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For a smoother cup of tea or coffee
With the robust and versatile XL1500 Food Processor
Grilled to perfection with our contact toaster
Meaning fish in a parcel, this dish adds a touch of drama to the meal when brought to the table and
unwrapped, releasing herby aromas when you are hungry and receptive.
1 carrot, peeled and cut into thin strips
1 leek, cut into thin strips
1 large courgette or daikon
(large white radish) cut thin strips
2 tbsp sunflower oil
2 small onions, finely sliced
360g (12oz) of fish: smallish fillets of seabass, cod, or lemon sole or whole small fish: red mullet, trout, gutted, scaled
large knob of soft butter
4 sprigs thyme
4 sprigs tarragon
8 tbsp white wine
salt and pepper
You will need two large sheets of greaseproof paper or baking parchment and a stapler, or two small roasting bags
Preheat the oven to 230°C, set to Convection, rack position B.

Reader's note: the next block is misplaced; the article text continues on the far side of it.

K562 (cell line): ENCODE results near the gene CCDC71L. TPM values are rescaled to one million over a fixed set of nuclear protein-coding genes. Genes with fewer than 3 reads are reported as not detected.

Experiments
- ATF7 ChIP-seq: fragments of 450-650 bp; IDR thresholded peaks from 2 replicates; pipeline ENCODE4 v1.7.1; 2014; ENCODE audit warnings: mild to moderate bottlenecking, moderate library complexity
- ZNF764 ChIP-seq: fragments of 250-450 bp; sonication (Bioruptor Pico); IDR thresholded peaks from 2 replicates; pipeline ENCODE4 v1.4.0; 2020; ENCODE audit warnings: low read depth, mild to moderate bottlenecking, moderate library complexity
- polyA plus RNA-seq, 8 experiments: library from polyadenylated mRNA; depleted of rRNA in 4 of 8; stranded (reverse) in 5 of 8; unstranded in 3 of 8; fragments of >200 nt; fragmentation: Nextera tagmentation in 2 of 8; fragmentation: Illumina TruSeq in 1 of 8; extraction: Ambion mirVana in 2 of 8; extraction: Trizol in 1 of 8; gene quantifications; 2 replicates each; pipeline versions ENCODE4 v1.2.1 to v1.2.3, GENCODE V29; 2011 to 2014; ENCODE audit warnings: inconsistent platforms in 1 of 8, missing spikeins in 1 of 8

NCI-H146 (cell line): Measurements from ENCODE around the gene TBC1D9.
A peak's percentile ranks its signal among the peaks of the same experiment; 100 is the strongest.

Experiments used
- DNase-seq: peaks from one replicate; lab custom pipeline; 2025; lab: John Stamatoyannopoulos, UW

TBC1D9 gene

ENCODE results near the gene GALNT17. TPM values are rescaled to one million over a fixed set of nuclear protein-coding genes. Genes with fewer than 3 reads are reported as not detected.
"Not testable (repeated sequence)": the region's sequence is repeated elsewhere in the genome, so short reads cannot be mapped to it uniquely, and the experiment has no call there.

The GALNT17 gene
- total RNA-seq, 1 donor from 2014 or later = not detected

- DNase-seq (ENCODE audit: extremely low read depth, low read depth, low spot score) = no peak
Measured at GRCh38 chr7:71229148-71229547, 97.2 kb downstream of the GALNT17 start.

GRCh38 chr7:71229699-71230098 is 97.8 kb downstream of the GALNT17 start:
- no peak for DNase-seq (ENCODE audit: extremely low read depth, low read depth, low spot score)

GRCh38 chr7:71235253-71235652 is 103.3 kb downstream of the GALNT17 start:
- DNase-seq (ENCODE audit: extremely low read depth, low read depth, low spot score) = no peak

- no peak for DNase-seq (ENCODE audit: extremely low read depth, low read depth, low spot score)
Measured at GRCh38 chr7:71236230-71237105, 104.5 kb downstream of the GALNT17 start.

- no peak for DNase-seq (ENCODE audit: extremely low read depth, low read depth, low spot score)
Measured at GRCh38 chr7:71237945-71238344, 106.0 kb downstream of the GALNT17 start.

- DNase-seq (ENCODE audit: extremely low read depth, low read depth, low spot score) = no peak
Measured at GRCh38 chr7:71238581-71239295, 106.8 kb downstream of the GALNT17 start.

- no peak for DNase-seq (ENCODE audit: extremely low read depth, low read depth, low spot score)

Put the oven tray in the oven to heat.
Bring a saucepan of salted water to the boil and cook the carrot, leek and courgette lightly - they should taste cooked, but crisp. Drain and dry.
Heat the oil in a small pan and cook the onions very gently, until sweet and transparent. Add the cooked vegetables and turn until shining.
Rinse the fish in cold water, pat dry and trim away any fins.
Fold the paper sheets into two to create double thickness pieces. Butter the top layer of paper generously. Make two parcels of ingredients, dividing the vegetables onto the two papers, then the fish, then the herbs.
Thin sole fillets can be folded over to fit into a small parcel. Season well with salt and pepper.
Sprinkle the wine over and fold the papers into parcels, like Cornish pasties, crimping the edges tightly together above the
Staple if you feel the seams are not watertight. The parcels can be kept this way for up to a day in the fridge.
Put the fish into the heated oven tray and cook for about 30 minutes. Open the bags at the table, spooning the buttery juices
over the fish.
Note on timings: Add 5 minutes to the cooking time if the parcels have been stored in the fridge.
The timing in this recipe is based on two 180g (6oz) fish steaks, started from fridge cold ingredients. Smaller, thinner fillets
can be cooked for less time, but never less than 10 minutes.
If the recipe is made straight through, and fish placed on warm vegetables, it will take less time to cook. If in doubt, use roasting bags. You can see the fish cook to doneness, and the liquid bubbling in the parcels which puff up when the fish is cooked.